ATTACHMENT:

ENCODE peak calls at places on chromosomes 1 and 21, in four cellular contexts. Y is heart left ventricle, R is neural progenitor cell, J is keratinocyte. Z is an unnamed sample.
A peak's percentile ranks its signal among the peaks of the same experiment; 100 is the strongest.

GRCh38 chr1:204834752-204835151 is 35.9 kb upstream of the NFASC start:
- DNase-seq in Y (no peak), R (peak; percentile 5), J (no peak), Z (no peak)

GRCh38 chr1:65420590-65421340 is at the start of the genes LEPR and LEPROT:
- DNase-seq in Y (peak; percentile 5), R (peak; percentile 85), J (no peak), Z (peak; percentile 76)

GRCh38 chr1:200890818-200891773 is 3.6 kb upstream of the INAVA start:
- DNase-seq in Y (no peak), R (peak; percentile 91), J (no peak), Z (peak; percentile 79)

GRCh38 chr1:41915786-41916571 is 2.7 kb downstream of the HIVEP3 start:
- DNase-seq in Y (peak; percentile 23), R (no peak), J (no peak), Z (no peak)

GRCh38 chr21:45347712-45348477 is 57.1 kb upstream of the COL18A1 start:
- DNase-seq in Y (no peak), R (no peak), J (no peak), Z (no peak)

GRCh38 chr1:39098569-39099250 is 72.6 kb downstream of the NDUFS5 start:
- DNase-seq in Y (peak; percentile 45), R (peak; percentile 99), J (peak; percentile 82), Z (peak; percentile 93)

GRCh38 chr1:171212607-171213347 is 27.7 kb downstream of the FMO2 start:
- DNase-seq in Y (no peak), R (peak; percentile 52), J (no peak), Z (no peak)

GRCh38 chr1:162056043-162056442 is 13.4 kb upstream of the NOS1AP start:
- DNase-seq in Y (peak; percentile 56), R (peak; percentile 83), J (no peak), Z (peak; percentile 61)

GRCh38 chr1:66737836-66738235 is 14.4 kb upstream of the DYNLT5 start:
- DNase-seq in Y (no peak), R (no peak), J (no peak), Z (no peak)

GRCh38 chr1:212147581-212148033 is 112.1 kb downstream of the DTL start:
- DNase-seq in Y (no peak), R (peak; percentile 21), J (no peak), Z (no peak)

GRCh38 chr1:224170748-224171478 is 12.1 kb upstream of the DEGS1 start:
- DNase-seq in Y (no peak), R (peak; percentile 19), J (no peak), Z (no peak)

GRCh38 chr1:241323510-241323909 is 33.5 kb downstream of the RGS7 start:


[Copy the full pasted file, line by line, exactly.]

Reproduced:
ENCODE peak calls at places on chromosomes 1 and 21, in four cellular contexts. Y is heart left ventricle, R is neural progenitor cell, J is keratinocyte. Z is an unnamed sample.
A peak's percentile ranks its signal among the peaks of the same experiment; 100 is the strongest.

GRCh38 chr1:204834752-204835151 is 35.9 kb upstream of the NFASC start:
- DNase-seq in Y (no peak), R (peak; percentile 5), J (no peak), Z (no peak)

GRCh38 chr1:65420590-65421340 is at the start of the genes LEPR and LEPROT:
- DNase-seq in Y (peak; percentile 5), R (peak; percentile 85), J (no peak), Z (peak; percentile 76)

GRCh38 chr1:200890818-200891773 is 3.6 kb upstream of the INAVA start:
- DNase-seq in Y (no peak), R (peak; percentile 91), J (no peak), Z (peak; percentile 79)

GRCh38 chr1:41915786-41916571 is 2.7 kb downstream of the HIVEP3 start:
- DNase-seq in Y (peak; percentile 23), R (no peak), J (no peak), Z (no peak)

GRCh38 chr21:45347712-45348477 is 57.1 kb upstream of the COL18A1 start:
- DNase-seq in Y (no peak), R (no peak), J (no peak), Z (no peak)

GRCh38 chr1:39098569-39099250 is 72.6 kb downstream of the NDUFS5 start:
- DNase-seq in Y (peak; percentile 45), R (peak; percentile 99), J (peak; percentile 82), Z (peak; percentile 93)

GRCh38 chr1:171212607-171213347 is 27.7 kb downstream of the FMO2 start:
- DNase-seq in Y (no peak), R (peak; percentile 52), J (no peak), Z (no peak)

GRCh38 chr1:162056043-162056442 is 13.4 kb upstream of the NOS1AP start:
- DNase-seq in Y (peak; percentile 56), R (peak; percentile 83), J (no peak), Z (peak; percentile 61)

GRCh38 chr1:66737836-66738235 is 14.4 kb upstream of the DYNLT5 start:
- DNase-seq in Y (no peak), R (no peak), J (no peak), Z (no peak)

GRCh38 chr1:212147581-212148033 is 112.1 kb downstream of the DTL start:
- DNase-seq in Y (no peak), R (peak; percentile 21), J (no peak), Z (no peak)

GRCh38 chr1:224170748-224171478 is 12.1 kb upstream of the DEGS1 start:
- DNase-seq in Y (no peak), R (peak; percentile 19), J (no peak), Z (no peak)

GRCh38 chr1:241323510-241323909 is 33.5 kb downstream of the RGS7 start: